December 2005アーカイブ


Today, I’d like to introduce the works of Patrick, a painter from Zimbabwe, Africa. As I like his works a lot, and he likes my works a lot, we exchanged some paintings after OA.
He always paints Black Africans like himself. The paintings are not so big – about size 15 to 20. He rarely paints dramatic scenes: a few men sitting together on a street, a man and a woman talking intimately leaning against a taxi, a man painting a wall, a man lying on a bed... and so on. Neither these ‘scenes’ nor the way he paints them urges anything. Instead, his paintings show that there is ‘a certain distance.’ This sense of distance, however, makes you feel closeness rather than distance, and sense of interiority rather than exteriority; in other words, in Patrick’s paintings, there is familiarity which the paint creates, at the same time there is formality which the two-dimensionality creates. The sense of distance in his paintings thus make us feel comfortable about the fact that we are looking at a flat surface covered by some paint – the fact that we are looking at paintings. The motif of his paintings – the black workers’ ‘interiority on streets’ (or streets within a room) – also fits perfectly into the way his paintings are. To me, his paintings realize one of the happiest states of paintings. They make me happy.
Patrick comes to his studio at night. Smoking, and a beer in his hand, he finishes his paintings one after another – this I cannot see next year. I will miss him a lot.

06. Patrick Makumbe


This is a special month for OA reports -- OA report#5 is on an artist from Germany, Tine Melzer. Her works usually engage with the combinations of two things such as: drawings and books, words and books, alphabet and words. She does many things; she makes books, posters, writes the lyrics as collaboration etc. – very interesting works (Rijks has a print workshop where you can learn the craft of bookbinding). Book, words, letters of alphabet – by breaking down the system that each format relies on and by re-creating new systems, she tries to visualize the gap between the system and the meaning given by the system. She gives each format a new system, but not in order to give it a meaning. What she does is to annihilates the meaning of words or sentences, so that we will be able to realize the fact that these were organized by a system or a structure.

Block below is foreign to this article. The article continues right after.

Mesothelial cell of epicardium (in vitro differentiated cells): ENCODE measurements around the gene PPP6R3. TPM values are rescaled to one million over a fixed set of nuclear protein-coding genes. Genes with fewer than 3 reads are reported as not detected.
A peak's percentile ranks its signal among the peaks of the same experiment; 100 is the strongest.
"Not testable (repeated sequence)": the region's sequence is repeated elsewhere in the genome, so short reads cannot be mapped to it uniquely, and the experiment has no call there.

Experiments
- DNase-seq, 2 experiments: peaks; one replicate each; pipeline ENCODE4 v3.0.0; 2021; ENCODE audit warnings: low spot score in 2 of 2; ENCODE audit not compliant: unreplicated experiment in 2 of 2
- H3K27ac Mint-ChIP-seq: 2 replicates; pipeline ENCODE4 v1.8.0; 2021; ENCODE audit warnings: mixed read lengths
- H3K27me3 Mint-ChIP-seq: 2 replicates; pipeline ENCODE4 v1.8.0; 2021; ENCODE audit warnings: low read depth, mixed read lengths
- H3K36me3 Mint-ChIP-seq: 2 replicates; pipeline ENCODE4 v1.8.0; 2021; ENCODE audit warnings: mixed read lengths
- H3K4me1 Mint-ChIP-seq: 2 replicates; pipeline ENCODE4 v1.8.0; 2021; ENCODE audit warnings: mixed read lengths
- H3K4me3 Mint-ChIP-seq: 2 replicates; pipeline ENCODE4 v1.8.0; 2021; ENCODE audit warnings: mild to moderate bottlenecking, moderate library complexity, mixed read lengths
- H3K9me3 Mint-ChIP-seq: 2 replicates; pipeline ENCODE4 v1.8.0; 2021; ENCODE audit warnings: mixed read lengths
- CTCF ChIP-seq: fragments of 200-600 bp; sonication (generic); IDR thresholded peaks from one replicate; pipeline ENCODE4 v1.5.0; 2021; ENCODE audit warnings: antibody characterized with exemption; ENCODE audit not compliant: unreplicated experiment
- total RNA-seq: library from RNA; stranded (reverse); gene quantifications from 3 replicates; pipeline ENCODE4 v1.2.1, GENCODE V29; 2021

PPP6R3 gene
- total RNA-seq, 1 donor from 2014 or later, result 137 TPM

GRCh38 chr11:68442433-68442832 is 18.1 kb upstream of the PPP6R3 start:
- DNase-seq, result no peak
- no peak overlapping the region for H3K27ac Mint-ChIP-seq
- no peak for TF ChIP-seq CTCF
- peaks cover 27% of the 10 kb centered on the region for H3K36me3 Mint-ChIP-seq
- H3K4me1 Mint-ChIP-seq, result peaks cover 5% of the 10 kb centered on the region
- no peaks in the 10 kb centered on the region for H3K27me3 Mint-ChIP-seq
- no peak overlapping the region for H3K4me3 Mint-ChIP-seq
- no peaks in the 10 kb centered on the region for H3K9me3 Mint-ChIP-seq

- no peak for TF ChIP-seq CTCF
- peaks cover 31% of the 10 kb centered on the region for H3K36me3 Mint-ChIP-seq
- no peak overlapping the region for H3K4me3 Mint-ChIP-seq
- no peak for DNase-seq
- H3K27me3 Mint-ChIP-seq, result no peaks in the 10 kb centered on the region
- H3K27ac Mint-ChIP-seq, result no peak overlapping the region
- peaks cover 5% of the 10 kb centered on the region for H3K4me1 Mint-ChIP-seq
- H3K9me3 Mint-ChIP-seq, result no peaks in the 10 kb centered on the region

05. Tine Melzer


Today’s OA report is on... the sexiest and the best-looking person at Rijks – Yasmijn. She is a real beauty, I tells ya. Plus her works are interesting – she makes them deliberately ‘feminine’ – she is a convinced criminal in that sense. Wow...!
We took a cab together when we were in Istanbul.
Yasmijn: ‘I love taking a cab. I’m lazy, you know.’
I: ‘I love taking a cab too (I’ve been too poor to afford such luxury though...)
It began like this – and we talked each other about the pleasure of being lazy.

04. Yasmijn Karhof
‘Sugar’: this image is from the light box version. The video version has a landscape photo of a mountain with clouds and mist in the background. In front of that image, she blows a cigarette smoke into a small sugar mountain on her palm. As the camera zooms into the mountain and smoke, slowly and thickly, the sugar mountain gradually dissolves into the background.

‘Rain’: a video work. A woman gets into a cab, soaked in rain. The camera zooms into the raindrops falling from the tips of her hair and then follows her eyes to those on the car window. The movement of the camera feels as if it is an intimate exchange of glances within a room. She gets off from the cab and we see her face reflected in the raindrop on the outside widow. The camera follows her face from the inside. The raindrop gradually magnifies her face with uneasy intimacy. Suddenly she is out of sight. A shot of an empty raindrop.

Another video work: a man is juggling four letters in Hericopterstraat (the blue plaque on the right corner tells you the name of the street). In less than a minute, he drops the letters and they break.

The Photo Shoot

Short intermission from OA reports.
I had a photo shoot today. Up to twice a year, we can ask for a photo shoot for the documentation of our works.

The works being taken is a ‘drawing’ – an arrow piercing a clog. I did not put a hole through the canvas; the arrow is cut in the middle. So in reality, it is impossible to present this work as it is in the image (for the photo shoot, the arrow is suspended by gut). A work I like but – cannot be on display.


People have started to move into their new studio. In our second year, we can choose an apartment and a studio. I’ll stay in the same apartment, but I will move into a new studio. It is in a separate block called ménage, a big brick building – a bit like an old train station. There were several other choices too – bigger or lighter – but each has its inconveniences such as an odd-shaped ceilings, unnecessary windows, pillars and beams... I think I am lucky to get the space I like – an ordinary studio space.
Today’s OA report is on my mabudachi (true friend), a Dutch photographer, Peggy (a super cute girl!).

03. Peggy Franck

She said that thinking about paintings often motivates her to take photographs.
She said that she often gets inspiration for her photographs from thinking about paintings.

I sat as a model for some of her works this year. This is one of them.

The object in the middle is a sculpture on which photograph is pasted. This is not a triangular pyramid. This tells you that this used to be a two-dimensional work, by revealing the process of being cut and folded.

It was interesting to see the process of how a photographer makes photographs – how she develops her ideas, how she choose the size, how she trims it and so on.


このページには、December 2005に書かれたブログ記事が新しい順に公開されています。

前のアーカイブはNovember 2005です。

次のアーカイブはJanuary 2006です。